Aside

Sell it to me before you try to make me buy

20 Oct

I was recently sent to a trade expo in the gold coast to help members of the PIAA to join up to the company that I’m currently working for. It was my second time at a event and my first ‘attempt’ at networking. I was thankfully with a bit of a digital guru called Dean Power (look at his blog – Byron New Media) who gave me some good tips.

I always prefer face to face interaction because it’s much easier to get a decision from a person by judging their response. I also wanted to find out more about the pet industry, it’s not one that I was overly familiar with and being an ‘interest’ based market was extremely popular. However what I found out was that I was going about it in the wrong way.

I was attempting to tackle a face to face introduction as if I was a telephone discussion. Which is clearly a silly thing to do but at the time I thought it was a good approach. What I was forgetting is that in a ‘cold’ face to face introduction you have to explain the ‘product’ from a user prospective (apart from certain industries obviously) because otherwise they won’t even attempt to understand you. They’ll just tell you to go and start talking to the next person. You also need to get to know the person at a basic level before you can even think of entering any kind of sales process.

The solution that I found was to go back to basics and just talk to people about their product, listen to what they had to say and get to understand them as individuals. Not attempting to sell to them at all and just waiting for them to ask what I did. The main benefit of being there in person is that you can be more ‘personal’ and don’t have to use the majority of the ‘core’ selling techniques (open, match & close) because you can just get to know people.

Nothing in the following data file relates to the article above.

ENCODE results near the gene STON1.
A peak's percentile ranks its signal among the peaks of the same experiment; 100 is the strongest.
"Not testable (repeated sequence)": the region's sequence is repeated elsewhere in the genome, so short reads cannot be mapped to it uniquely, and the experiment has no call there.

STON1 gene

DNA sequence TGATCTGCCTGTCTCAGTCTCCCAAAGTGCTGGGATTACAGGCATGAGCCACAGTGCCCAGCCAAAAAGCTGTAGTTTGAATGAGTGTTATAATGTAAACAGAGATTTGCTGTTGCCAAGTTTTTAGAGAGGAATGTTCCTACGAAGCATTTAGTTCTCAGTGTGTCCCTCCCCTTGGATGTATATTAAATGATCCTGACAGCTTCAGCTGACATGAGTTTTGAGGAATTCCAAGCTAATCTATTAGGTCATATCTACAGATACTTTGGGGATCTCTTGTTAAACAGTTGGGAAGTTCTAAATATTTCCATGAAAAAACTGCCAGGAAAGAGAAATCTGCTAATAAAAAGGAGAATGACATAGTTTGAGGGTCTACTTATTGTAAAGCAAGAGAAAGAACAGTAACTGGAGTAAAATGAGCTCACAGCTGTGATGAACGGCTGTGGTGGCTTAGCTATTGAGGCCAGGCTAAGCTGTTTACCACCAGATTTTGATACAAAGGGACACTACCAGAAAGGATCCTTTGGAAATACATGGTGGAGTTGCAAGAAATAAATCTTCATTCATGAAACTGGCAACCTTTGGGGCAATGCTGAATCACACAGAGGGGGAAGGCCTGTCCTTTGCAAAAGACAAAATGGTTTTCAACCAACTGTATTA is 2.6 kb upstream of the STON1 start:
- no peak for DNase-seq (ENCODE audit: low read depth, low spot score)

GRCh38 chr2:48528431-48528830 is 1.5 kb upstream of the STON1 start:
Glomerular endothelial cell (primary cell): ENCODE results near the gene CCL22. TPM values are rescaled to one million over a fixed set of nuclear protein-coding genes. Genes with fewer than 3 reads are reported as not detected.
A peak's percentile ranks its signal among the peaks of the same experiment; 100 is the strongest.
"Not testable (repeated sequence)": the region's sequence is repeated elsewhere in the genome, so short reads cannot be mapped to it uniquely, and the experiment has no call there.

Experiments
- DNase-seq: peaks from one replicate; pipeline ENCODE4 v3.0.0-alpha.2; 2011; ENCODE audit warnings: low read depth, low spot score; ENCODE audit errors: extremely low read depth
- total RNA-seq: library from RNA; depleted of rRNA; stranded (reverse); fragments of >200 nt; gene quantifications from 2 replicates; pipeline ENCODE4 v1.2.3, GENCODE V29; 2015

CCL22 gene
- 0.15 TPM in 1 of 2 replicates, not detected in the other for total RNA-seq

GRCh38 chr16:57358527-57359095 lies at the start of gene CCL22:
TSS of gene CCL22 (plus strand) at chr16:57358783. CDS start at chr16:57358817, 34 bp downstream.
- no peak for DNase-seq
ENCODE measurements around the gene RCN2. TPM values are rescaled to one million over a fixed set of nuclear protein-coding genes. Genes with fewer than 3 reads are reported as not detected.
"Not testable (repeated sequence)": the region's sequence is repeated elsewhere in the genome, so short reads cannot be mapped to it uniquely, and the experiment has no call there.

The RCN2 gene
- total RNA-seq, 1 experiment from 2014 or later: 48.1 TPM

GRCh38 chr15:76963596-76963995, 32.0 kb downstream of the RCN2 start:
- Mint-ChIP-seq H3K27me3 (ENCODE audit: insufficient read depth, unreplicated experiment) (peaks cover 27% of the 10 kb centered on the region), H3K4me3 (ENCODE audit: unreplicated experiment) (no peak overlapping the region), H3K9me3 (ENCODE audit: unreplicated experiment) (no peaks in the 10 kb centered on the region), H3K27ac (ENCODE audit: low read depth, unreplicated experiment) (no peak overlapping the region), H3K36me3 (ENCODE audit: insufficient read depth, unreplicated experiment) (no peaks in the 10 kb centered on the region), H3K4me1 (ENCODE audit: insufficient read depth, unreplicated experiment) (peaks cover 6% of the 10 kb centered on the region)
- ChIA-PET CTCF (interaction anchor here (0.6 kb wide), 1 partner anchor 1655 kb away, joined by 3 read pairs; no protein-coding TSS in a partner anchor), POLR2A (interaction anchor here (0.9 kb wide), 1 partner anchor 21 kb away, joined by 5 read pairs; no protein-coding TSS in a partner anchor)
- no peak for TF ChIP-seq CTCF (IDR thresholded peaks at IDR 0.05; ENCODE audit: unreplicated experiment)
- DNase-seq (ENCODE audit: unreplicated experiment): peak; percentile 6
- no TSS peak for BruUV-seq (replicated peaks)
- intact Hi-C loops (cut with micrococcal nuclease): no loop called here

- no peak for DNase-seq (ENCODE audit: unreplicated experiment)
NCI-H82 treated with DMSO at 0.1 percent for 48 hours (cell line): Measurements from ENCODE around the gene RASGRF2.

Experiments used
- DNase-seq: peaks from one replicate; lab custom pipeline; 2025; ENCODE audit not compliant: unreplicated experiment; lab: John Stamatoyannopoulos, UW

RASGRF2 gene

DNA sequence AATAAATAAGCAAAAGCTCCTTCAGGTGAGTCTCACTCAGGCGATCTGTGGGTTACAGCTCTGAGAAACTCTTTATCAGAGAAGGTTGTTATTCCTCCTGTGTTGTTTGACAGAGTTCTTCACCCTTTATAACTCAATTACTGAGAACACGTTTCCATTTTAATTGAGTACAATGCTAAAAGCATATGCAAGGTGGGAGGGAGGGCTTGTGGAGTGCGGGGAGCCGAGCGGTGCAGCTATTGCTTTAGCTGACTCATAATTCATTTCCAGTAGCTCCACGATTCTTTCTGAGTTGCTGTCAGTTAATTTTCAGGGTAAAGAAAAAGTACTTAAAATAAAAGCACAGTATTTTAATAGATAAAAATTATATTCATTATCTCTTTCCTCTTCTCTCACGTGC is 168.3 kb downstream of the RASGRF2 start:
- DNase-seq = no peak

Not only was I more successful when I was more personal but I also got to know some really awesome people who were passionate about what they did and hopefully I’ll ge to work with them. If I don’t then I just really appreciate them showing me what they do and I hope I’ll be able to see them again.

So the lesson to learn from this post? 

Firstly, never fear failing but always question it, I could have easily given up there and then but I looked at where I could improve and tried another way. 

 

Secondly, always remember that the environment is a huge factor in how you can approach people and you need to be sensitive to that. If you ignore it then you’ll just end up failing and never having any idea why.

 

Thirdly, look at how amazing this dog is as a Tiger!Image

Start up sales team advice

6 Oct

This week I was asked for ‘business’ advice by a friend, which was surprising as I’ve never really thought of myself as someone who gives business advice, but it an interesting experience nonetheless. The issue was regarding an eccentric new investor who had asked her to write a report ‘snooping’ on her colleagues.

The obvious ethical issues aside, I quickly found out that there were a few things that I (she) could suggest to improve the sales team that didn’t involve all of them losing their jobs. Just good business sense. I ended up typing a sales plan, which might have put in slightly more than expected. The result was that I worked out a few basic things that should happen in every sales team, regardless of age or industry.

The first thing is a weekly sales meeting, either first thing Monday or last thing on a Friday (I’ve heard the term virtual beer to describe the latter) but something where everyone in the sales team can add some knowledge to the table. What’s discussed in those meetings should always be up to the sales manager but the result should always be that knowledge is shared between the team. This will make your sales team learn to naturally share information with each other and make the office a slightly more sociable place to exist.